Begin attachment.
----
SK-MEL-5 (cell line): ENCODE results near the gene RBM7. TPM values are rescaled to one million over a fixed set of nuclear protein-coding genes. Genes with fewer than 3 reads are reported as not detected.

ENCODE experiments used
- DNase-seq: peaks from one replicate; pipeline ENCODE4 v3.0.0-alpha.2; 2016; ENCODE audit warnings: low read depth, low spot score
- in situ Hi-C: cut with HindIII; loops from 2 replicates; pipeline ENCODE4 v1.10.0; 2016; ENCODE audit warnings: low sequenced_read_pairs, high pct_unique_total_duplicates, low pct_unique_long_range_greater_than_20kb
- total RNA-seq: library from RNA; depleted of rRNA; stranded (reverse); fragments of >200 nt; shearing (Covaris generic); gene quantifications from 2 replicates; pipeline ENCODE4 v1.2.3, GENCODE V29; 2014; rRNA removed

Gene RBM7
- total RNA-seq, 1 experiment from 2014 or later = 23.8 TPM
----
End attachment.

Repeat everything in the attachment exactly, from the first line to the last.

SK-MEL-5 (cell line): ENCODE results near the gene RBM7. TPM values are rescaled to one million over a fixed set of nuclear protein-coding genes. Genes with fewer than 3 reads are reported as not detected.

ENCODE experiments used
- DNase-seq: peaks from one replicate; pipeline ENCODE4 v3.0.0-alpha.2; 2016; ENCODE audit warnings: low read depth, low spot score
- in situ Hi-C: cut with HindIII; loops from 2 replicates; pipeline ENCODE4 v1.10.0; 2016; ENCODE audit warnings: low sequenced_read_pairs, high pct_unique_total_duplicates, low pct_unique_long_range_greater_than_20kb
- total RNA-seq: library from RNA; depleted of rRNA; stranded (reverse); fragments of >200 nt; shearing (Covaris generic); gene quantifications from 2 replicates; pipeline ENCODE4 v1.2.3, GENCODE V29; 2014; rRNA removed

Gene RBM7
- total RNA-seq, 1 experiment from 2014 or later = 23.8 TPM